Skip to main content
ARS Home » Midwest Area » Madison, Wisconsin » U.S. Dairy Forage Research Center » Environmentally Integrated Dairy Management Research » Research » Publications at this Location » Publication #331611

Research Project: Improving Nutrient Use Efficiency and Mitigating Nutrient and Pathogen Losses from Dairy Production Systems

Location: Environmentally Integrated Dairy Management Research

Title: Using enteric pathogens to assess sources of fecal contamination in the silurian dolomite aquifer: preliminary results

item MULDOON, MAUREEN - University Of Wisconsin
item Borchardt, Mark
item Spencer, Susan
item HUNT, RANDALL - Us Geological Survey (USGS)
item LENAKER, P. - Us Geological Survey (USGS)

Submitted to: Meeting Proceedings
Publication Type: Proceedings
Publication Acceptance Date: 3/1/2017
Publication Date: 9/1/2017
Citation: Muldoon, M.A., Borchardt, M.A., Spencer, S.K., Hunt, R.J., Lenaker, P. 2017. Using enteric pathogens to assess sources of fecal contamination in the silurian dolomite aquifer: preliminary results. Meeting Proceedings. p. 347.

Interpretive Summary:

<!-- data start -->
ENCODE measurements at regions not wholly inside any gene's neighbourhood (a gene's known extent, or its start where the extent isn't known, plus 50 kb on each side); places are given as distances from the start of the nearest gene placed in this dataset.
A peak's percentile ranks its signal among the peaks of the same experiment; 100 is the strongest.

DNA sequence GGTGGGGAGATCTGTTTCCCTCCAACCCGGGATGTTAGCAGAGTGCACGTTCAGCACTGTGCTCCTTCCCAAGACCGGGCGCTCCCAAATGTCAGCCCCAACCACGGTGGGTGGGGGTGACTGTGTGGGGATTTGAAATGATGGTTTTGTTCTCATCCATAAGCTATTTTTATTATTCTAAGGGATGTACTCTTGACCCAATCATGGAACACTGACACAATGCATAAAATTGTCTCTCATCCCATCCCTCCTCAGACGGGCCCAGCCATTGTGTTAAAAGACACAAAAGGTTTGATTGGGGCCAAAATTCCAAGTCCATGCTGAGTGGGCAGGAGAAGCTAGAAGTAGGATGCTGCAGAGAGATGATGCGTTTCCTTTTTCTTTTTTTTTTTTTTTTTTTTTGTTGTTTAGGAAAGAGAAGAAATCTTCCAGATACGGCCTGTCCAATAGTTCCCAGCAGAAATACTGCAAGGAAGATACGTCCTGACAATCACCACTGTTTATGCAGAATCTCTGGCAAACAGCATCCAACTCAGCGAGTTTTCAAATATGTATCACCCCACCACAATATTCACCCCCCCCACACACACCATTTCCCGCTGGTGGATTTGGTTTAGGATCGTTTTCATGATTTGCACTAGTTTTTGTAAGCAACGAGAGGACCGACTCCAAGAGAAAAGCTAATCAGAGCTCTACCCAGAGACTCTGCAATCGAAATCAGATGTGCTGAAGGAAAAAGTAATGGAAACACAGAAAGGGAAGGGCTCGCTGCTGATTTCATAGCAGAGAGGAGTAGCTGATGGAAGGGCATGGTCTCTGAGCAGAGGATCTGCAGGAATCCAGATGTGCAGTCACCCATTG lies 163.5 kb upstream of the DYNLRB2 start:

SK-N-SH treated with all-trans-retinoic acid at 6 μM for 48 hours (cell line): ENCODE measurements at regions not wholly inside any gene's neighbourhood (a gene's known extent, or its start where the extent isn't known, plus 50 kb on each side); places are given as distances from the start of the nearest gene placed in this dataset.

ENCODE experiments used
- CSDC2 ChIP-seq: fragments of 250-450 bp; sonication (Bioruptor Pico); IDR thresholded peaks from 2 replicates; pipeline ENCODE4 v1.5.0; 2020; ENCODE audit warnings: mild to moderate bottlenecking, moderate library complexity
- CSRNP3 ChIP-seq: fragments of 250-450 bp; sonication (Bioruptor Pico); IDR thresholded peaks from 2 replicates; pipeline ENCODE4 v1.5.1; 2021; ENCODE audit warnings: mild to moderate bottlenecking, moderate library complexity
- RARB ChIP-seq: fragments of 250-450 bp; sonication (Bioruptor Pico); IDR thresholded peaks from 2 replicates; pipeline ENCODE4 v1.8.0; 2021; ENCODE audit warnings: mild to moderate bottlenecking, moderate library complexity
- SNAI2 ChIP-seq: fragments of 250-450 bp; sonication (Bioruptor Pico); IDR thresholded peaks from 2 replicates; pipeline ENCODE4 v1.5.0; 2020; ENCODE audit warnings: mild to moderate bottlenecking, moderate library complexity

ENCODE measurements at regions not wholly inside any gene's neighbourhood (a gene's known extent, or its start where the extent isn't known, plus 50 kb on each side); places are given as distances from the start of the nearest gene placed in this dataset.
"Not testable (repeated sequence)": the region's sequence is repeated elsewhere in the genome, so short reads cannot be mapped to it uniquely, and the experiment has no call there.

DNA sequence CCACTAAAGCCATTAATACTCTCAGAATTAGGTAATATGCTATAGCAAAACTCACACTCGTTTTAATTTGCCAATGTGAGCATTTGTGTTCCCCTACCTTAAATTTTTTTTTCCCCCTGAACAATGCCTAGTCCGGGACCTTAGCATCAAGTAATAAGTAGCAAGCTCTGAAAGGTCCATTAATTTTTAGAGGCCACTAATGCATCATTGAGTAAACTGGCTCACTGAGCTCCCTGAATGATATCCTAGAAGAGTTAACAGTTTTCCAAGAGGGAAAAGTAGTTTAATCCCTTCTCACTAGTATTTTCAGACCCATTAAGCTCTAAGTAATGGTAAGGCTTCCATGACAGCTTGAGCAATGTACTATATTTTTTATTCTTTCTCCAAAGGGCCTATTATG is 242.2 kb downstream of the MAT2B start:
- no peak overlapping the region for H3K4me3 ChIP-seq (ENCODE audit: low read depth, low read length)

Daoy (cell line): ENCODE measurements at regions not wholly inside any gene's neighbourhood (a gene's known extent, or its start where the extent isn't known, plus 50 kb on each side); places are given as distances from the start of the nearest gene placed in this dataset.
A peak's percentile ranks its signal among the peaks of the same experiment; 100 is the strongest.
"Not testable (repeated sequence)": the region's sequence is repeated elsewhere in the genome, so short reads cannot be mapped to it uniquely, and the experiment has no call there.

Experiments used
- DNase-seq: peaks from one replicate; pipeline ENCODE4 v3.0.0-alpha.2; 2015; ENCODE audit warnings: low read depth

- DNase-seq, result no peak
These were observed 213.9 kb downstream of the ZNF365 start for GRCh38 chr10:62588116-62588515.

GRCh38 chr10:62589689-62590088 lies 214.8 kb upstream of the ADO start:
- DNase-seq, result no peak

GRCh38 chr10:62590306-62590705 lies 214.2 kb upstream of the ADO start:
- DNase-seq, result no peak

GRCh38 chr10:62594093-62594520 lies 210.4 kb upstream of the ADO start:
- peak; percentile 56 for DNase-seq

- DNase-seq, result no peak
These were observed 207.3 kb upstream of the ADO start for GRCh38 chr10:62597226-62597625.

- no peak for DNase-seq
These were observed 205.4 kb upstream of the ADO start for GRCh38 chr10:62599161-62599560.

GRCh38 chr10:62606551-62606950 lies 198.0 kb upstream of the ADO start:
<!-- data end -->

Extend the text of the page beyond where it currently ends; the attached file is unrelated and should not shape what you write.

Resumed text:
Technical Abstract: The fractured Silurian dolomite aquifer is an important, but vulnerable, source of drinking water in northeast Wisconsin. Areas underlain by the Silurian dolomite aquifer are extremely vulnerable to groundwater contamination from various land-use activities, especially the disposal of human wastewater and dairy manure. Currently there is no consensus as to which source of wastewater generates the greater impact to the aquifer. We conducted a pilot project in May 2014 to assess whether sampling private wells for viruses could be an effective method of assessing sources of wastewater impacts. Samples from 10 wells in northern Kewaunee County, Wisconsin revealed that seven of the ten wells were positive for fecal contamination. Two wells contained human-specific viruses, one well contained bovine-specific viruses, one well contained both virus types, and one well was positive for bovine Bacteroides. Salmonella species and Campylobacter jejuni were identified in four wells and one well, respectively, which is a human health concern. Our samples were also collected after the peak period of groundwater recharge due to spring snow melt. Thus our results may represent “background” levels of contamination by enteric pathogens.